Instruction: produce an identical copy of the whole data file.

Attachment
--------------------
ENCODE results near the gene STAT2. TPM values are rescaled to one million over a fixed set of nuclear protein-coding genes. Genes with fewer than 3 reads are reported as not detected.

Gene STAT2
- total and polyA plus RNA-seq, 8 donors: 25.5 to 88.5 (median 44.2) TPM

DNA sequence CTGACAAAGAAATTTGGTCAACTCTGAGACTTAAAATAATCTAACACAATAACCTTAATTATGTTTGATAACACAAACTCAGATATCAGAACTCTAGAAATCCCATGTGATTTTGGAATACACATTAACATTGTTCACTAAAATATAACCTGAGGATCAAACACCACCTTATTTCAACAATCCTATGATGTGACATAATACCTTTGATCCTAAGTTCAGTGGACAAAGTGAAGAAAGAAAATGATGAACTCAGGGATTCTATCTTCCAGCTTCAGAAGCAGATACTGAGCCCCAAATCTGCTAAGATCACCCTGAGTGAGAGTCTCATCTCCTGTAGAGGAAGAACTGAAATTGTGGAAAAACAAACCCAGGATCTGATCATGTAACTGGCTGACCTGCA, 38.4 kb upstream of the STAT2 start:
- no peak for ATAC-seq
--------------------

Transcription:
ENCODE results near the gene STAT2. TPM values are rescaled to one million over a fixed set of nuclear protein-coding genes. Genes with fewer than 3 reads are reported as not detected.

Gene STAT2
- total and polyA plus RNA-seq, 8 donors: 25.5 to 88.5 (median 44.2) TPM

DNA sequence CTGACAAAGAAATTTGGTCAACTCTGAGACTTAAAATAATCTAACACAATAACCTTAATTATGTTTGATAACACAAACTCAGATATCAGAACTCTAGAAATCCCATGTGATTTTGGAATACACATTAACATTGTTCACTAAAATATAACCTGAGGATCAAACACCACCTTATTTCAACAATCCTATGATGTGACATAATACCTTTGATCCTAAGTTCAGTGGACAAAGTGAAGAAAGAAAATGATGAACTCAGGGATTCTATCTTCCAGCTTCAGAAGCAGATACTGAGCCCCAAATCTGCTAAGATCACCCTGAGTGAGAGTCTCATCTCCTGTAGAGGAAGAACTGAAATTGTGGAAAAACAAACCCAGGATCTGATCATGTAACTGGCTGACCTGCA, 38.4 kb upstream of the STAT2 start:
- no peak for ATAC-seq